I have a daughter who is 24 and she stayed with her dad after the break-up of our marriage when she was six.
I moved out of the marital home and I had her to stay with me every weekend.
Now she has finished her education, the house is being sold so I can finally move on (and so can my ex-husband).
However, my partner of 18 years is making it hard to do so.
We’ve always had our ups and downs (I wanted to get married, he didn’t) and we are very different characters.
He is outgoing, headstrong and likes his own way and, unlike me, has never been married or had kids.
He said he would never give up his one-bedroom flat, so I sold my flat and bought a house, which I did up over the years, then I lost my job and had to sell it.
I moved in with him and I found another job. Then last year he had a near fatal accident and is no longer able to work.
Now the differences between us are starting to become more and more apparent.
We’ve been talking for years about moving out of London. I want to move to the West Country to be near my brother and his wife. I can’t drive and so would like a property within walking distance of a town.
He wants to live semi-rural and have a big garden or buy a run down property that needs doing up so we can sell it for a profit.
He has also been looking at properties abroad – but I don’t want to live in another country!
And he has now decided he wants to get married if he gives up his flat.
As my money will be paying for the house, I’m beginning to feel annoyed and we are arguing.
I’ve worked hard to get where I am today, plus it’s taken me years to untangle myself from my first marriage – and I now don’t feel I want to marry again!
Do I give in to my partner to keep him happy or stick to my plan of moving to the West Country and probably being on my own?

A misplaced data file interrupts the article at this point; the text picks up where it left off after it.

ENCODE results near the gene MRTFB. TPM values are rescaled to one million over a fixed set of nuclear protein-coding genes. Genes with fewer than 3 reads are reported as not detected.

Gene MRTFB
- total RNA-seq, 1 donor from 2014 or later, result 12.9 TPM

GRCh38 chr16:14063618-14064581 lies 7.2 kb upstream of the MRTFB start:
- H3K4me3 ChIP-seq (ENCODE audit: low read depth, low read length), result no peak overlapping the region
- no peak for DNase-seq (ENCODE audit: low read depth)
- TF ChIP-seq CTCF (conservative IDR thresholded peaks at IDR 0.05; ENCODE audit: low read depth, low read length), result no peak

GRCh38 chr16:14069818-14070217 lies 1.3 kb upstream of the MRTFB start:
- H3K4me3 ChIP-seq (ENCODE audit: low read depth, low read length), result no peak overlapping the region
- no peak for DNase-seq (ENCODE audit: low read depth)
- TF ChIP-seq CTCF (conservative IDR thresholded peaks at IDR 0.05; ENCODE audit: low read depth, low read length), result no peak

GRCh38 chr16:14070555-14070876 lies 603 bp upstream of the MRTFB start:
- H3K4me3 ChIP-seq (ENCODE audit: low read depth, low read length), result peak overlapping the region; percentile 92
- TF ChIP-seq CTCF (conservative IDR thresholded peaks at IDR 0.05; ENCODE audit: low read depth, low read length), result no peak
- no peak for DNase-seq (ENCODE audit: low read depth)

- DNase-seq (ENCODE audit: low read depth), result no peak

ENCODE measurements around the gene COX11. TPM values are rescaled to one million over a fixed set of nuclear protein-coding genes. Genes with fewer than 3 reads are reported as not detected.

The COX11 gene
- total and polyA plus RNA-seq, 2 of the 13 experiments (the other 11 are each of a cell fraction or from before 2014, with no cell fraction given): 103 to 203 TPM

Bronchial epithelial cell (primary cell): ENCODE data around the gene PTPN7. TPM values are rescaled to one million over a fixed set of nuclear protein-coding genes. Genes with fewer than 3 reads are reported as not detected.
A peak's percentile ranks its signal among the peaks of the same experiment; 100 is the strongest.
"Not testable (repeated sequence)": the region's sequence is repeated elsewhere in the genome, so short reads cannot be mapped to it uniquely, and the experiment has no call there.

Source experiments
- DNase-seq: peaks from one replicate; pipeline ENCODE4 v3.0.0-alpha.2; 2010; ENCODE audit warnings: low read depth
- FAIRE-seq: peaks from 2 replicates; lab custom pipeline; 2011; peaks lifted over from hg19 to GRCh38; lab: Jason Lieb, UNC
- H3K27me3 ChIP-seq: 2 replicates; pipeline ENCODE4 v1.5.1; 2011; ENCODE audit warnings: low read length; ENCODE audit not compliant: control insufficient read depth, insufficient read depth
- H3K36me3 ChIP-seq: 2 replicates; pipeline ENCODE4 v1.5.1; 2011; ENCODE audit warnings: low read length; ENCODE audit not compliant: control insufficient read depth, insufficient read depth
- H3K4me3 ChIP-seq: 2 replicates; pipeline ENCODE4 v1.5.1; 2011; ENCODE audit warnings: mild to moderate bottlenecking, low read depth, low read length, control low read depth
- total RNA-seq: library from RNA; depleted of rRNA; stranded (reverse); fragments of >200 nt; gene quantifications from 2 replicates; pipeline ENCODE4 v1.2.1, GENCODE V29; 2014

I love him, but he is not the type to compromise.
Am I being unreasonable?
No, I don’t think you are. It doesn’t matter if you’ve been together 18 years or 18 months, being in a relationship is about being able to compromise. Why should it always be you?
Moving house – especially if you’re uprooting your lives to move to another part of the country – can be very stressful, so doing it with someone you find it hard to reach an agreement with is asking for trouble. If you give in to all of his demands, you’ll be stuck in the middle of nowhere, feeling resentful because it was his choice.
It sounds to me as if he’s always been the one controlling your lives – deciding if or when you get married, for example. It’s always been his way or the highway.
Take back some of that control and you will find out how committed he really is.
Go with your gut feeling. Sometimes if it doesn’t feel right, it’s because it isn’t right!
Don’t stay with him just because you’re frightened of being alone. I’m not saying dump him and go and live in the West Country, but think about what you want and, if it’s your money, then you should have a say.
If he respects that and he loves you, then he should see that it’s fair.
More of our agony aunt Coleen Nolan’s advice on your sex, family, health and relationship problems